An influenza ILINet provider conducts surveillance for influenza-like illness (ILI) in collaboration with the state health department and the Centers for Disease Control and Prevention.  Data reported by ILINet providers, in combination with other influenza surveillance data, provide a national picture of influenza virus and ILI activity in the U.S. as each season unfolds.

What data do ILINet providers collect? How and to whom are data reported?

Each week ILINet providers report the total number of patients seen for any reason and the number of patient visits for influenza-like illness (ILI) by age group (0-4 years, 5-24 years, 25-49 years, 50-64 years, >65 years).

These data are transmitted once a week via the Internet or fax to a central data repository at CDC.  Most providers report that it takes them less than 30 minutes a week to compile & report their data.

In addition, providers submit influenza specimens for testing using kits provided by the MA SPHL.

Who can be an ILINet provider?

Providers of any specialty in any type of outpatient practice where you are likely to see cases of influenza and ILI are eligible to be ILINet providers:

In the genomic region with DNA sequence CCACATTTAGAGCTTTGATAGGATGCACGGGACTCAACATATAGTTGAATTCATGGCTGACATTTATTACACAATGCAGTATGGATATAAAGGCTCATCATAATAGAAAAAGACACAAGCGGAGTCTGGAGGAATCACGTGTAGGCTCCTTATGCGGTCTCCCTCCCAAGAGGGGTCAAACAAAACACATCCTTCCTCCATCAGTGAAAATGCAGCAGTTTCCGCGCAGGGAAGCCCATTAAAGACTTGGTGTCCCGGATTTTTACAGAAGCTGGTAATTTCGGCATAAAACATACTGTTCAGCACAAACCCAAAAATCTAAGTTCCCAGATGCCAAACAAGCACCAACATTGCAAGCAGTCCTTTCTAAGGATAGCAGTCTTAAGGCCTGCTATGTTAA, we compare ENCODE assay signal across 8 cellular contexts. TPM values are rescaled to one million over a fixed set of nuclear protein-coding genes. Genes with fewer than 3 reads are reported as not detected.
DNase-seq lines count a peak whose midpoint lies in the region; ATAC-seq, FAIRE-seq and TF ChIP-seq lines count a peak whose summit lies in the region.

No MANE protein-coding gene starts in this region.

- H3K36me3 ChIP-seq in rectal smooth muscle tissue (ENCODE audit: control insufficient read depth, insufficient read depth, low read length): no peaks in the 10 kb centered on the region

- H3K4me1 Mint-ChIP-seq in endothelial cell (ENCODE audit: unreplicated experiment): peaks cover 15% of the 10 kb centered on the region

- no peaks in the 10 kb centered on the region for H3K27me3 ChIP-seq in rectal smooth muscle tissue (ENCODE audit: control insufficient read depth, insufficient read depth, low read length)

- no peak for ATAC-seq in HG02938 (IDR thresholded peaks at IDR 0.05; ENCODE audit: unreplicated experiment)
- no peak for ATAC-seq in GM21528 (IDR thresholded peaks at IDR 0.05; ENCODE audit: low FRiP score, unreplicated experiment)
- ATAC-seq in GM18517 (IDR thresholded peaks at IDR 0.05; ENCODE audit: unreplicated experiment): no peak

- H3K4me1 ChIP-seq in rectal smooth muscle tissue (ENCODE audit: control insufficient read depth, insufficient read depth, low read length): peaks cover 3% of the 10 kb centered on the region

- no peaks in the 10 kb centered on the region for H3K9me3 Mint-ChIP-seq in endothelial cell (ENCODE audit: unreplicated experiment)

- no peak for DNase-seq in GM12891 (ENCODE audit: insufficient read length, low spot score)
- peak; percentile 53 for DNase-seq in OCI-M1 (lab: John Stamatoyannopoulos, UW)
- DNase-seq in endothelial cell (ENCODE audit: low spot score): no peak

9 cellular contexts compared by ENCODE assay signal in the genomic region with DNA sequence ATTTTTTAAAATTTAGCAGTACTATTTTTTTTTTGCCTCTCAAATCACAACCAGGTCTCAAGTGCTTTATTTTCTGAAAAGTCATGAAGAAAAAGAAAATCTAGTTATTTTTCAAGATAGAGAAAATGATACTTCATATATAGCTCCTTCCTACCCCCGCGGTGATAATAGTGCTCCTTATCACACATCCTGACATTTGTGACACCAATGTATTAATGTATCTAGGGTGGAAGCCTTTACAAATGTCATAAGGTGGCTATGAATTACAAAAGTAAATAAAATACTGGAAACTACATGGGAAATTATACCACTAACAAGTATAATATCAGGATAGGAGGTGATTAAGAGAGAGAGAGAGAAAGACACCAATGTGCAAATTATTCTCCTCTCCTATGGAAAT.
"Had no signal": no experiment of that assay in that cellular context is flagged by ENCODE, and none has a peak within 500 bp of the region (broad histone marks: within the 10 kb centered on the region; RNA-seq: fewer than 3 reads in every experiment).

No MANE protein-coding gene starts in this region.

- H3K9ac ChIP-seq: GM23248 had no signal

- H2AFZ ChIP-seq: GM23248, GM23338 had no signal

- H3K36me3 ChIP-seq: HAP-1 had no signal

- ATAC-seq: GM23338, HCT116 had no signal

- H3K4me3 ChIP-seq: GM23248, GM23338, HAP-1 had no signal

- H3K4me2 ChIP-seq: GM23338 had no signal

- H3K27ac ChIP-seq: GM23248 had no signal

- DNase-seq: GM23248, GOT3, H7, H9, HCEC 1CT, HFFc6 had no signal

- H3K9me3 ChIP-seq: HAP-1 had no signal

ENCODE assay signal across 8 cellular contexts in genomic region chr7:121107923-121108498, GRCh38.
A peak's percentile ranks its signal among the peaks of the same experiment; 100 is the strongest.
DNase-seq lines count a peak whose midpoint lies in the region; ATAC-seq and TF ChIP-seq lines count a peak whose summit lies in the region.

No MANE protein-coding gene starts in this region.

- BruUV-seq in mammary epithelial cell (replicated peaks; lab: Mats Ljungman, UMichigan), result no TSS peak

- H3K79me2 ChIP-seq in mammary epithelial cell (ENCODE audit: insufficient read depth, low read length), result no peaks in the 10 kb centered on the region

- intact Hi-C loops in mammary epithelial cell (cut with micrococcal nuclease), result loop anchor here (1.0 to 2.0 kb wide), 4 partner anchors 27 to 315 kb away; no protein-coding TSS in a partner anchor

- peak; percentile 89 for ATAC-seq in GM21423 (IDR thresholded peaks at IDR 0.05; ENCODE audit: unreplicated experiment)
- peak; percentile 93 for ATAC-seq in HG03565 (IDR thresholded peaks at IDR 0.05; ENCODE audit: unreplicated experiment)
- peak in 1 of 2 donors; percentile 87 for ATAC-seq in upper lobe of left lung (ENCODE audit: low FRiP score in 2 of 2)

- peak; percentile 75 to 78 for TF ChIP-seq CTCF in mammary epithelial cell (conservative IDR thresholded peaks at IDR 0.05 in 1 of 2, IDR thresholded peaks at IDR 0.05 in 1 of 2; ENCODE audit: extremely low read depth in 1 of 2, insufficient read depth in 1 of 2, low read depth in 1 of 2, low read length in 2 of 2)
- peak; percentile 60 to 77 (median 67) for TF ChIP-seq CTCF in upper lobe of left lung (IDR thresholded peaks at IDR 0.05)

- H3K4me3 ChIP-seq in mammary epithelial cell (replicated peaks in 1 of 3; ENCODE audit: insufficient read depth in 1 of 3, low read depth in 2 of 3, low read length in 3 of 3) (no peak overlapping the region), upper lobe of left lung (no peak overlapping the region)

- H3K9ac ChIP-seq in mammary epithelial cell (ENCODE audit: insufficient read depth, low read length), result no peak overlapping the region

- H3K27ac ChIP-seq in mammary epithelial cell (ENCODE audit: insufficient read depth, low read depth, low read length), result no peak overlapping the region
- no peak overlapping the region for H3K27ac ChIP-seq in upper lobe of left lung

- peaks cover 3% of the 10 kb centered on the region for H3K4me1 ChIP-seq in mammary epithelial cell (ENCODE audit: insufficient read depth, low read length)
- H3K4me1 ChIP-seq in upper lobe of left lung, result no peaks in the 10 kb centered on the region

• Emergency Medicine
  • Family Practice
  • Infectious Disease
  • Internal Medicine
  • OB/GYN
  • Pediatrics
  • Ambulatory Care
  • Urgent Care

Practice settings that are not eligible are elementary, middle, or high school health centers, inpatient settings, and institutional settings such as nursing homes or prisons. 

Why volunteer?

ILINet data are critical in monitoring the course of influenza virus activity on the local, state, and national level.  Influenza viruses are constantly evolving and cause substantial morbidity and mortality every year.  Also, ILINet data, in combination with other influenza surveillance data, can be used to guide prevention and control activities, vaccine strain selection, and patient care.  The most important consideration is that the data provided are critical for protecting the public health.

Reports

Massachusetts Surveillance Reports

During the flu season, detailed reports about influenza in Massachusetts are posted weekly at Weekly Flu Reports

Summary Reports

These are the cumulative reports at the end of each flu season.

Copies of the "Weekly Influenza Update" from 2005 – current are available by calling (617) 983-6800. Ask to speak with an immunization epidemiologist.

Contact

Phone

Infectious Disease Division (617) 983-6550
Urgent calls and infectious disease reporting (617) 983–6800
Laboratory Sciences Division (617) 983–6201

Fax

Infectious Disease Division (617) 983–6925
Laboratory Sciences Division (617) 983–6210

Address

State Public Health Laboratory
305 South Street
Jamaica Plain, MA 02130
Feedback